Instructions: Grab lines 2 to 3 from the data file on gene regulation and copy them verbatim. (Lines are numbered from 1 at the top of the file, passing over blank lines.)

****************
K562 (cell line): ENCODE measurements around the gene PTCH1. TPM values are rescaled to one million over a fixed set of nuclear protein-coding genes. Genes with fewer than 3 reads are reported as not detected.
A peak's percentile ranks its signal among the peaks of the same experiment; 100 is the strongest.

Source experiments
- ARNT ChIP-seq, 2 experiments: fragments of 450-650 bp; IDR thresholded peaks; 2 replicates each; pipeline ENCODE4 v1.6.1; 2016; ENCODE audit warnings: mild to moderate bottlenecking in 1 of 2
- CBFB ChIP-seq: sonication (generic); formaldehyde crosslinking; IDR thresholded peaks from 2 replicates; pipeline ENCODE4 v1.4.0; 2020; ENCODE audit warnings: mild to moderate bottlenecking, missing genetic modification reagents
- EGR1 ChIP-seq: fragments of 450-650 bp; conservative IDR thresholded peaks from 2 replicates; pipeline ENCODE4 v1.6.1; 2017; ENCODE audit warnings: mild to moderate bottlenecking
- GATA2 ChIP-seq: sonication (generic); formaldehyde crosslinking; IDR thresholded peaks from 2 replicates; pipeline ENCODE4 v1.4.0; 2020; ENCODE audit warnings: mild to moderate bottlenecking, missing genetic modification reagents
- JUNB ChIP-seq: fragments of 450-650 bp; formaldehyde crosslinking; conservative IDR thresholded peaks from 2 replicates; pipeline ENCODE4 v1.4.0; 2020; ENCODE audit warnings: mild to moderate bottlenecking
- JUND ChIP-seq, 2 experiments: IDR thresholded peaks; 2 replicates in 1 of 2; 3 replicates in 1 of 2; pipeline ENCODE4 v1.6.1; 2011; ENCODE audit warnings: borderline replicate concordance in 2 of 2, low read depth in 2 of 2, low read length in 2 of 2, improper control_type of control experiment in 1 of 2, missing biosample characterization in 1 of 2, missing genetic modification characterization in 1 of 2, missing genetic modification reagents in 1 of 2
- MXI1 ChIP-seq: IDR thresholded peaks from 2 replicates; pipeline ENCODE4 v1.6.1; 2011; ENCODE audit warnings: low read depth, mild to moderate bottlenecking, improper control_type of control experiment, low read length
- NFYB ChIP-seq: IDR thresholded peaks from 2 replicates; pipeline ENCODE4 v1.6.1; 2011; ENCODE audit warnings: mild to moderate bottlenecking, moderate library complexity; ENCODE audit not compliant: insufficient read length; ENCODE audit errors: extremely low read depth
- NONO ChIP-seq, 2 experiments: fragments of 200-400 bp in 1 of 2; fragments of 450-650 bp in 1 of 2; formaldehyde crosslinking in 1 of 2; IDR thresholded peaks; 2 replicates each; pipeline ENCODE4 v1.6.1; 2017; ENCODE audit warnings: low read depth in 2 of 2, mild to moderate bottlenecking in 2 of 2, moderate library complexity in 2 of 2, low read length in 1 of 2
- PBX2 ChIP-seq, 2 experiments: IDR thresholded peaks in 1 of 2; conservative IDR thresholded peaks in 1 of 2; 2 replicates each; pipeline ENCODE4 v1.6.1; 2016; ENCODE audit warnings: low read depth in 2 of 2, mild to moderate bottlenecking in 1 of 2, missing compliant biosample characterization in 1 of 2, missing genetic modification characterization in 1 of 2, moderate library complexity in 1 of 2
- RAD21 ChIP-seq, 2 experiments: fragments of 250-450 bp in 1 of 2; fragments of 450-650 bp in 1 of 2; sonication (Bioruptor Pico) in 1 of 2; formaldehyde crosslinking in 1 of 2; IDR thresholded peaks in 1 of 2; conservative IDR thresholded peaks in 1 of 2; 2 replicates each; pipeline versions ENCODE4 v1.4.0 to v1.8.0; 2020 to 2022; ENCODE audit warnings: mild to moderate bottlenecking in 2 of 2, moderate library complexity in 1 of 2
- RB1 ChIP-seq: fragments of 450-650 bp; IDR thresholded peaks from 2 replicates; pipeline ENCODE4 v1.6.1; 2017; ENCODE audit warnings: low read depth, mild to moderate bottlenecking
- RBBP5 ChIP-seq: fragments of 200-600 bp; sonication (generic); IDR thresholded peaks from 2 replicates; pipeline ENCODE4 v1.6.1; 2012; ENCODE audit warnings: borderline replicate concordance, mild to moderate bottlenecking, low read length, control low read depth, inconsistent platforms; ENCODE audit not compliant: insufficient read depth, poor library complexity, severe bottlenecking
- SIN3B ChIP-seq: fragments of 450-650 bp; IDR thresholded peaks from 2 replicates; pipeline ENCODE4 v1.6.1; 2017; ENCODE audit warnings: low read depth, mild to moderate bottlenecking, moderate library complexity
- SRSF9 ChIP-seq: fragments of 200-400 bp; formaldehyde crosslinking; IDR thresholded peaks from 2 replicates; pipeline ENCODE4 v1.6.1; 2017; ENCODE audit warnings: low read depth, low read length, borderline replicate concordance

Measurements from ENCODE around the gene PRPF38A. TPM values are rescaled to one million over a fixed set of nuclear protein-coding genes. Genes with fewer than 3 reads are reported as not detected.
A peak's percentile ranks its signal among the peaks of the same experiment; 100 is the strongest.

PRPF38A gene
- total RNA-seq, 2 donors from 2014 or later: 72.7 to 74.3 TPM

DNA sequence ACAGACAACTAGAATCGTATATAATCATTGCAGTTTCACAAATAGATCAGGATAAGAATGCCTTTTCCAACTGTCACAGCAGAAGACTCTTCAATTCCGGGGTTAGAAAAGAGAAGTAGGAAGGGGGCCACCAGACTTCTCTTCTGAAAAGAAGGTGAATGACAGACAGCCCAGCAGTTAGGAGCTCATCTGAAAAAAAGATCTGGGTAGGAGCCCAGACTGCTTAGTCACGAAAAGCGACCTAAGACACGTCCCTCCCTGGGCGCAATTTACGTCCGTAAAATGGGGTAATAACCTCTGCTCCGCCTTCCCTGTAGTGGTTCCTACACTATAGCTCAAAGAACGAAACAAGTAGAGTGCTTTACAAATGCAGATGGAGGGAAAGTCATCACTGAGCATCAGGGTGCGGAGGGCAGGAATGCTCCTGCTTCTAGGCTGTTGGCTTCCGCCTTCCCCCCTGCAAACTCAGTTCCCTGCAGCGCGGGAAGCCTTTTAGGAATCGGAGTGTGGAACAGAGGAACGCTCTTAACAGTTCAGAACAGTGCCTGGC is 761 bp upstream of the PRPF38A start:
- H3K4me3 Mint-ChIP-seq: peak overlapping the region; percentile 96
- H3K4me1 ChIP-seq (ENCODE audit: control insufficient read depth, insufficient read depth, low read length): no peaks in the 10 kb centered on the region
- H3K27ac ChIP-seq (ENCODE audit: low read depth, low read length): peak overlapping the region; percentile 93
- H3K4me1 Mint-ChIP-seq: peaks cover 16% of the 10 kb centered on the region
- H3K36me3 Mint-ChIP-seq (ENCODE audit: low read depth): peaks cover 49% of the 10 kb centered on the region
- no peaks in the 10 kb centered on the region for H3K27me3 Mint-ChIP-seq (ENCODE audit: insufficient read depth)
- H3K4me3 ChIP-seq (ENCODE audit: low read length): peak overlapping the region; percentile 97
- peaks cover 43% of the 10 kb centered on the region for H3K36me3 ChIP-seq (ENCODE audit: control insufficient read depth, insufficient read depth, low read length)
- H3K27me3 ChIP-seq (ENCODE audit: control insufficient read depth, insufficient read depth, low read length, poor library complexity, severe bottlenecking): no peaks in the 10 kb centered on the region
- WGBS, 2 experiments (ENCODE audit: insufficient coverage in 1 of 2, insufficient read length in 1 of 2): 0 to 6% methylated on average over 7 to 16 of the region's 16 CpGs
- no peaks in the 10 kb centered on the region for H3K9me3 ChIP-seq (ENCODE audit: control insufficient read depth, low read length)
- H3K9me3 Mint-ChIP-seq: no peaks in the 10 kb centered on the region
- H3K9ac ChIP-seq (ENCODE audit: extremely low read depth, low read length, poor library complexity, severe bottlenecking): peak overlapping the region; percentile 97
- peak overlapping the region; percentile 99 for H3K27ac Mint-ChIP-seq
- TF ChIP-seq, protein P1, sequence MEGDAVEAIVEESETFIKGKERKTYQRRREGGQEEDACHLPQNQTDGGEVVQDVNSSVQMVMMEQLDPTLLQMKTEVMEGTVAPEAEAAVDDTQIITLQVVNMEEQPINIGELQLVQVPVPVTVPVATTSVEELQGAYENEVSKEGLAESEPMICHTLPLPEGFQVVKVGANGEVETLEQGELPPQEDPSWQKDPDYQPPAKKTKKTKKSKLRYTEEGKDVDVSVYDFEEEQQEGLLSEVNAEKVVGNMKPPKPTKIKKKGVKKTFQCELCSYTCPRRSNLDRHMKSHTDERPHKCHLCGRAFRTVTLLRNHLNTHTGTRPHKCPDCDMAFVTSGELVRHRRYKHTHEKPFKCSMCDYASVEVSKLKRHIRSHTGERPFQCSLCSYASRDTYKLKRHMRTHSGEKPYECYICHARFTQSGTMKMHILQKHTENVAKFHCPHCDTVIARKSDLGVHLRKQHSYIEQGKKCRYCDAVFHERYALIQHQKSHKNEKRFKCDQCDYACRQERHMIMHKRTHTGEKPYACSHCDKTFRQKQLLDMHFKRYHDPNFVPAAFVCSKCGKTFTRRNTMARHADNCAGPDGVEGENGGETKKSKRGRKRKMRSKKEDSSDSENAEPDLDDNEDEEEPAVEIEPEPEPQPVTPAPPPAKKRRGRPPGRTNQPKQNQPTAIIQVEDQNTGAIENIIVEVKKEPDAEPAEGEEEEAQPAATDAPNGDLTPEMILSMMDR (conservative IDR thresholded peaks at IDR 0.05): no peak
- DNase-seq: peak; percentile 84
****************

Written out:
A peak's percentile ranks its signal among the peaks of the same experiment; 100 is the strongest.

Source experiments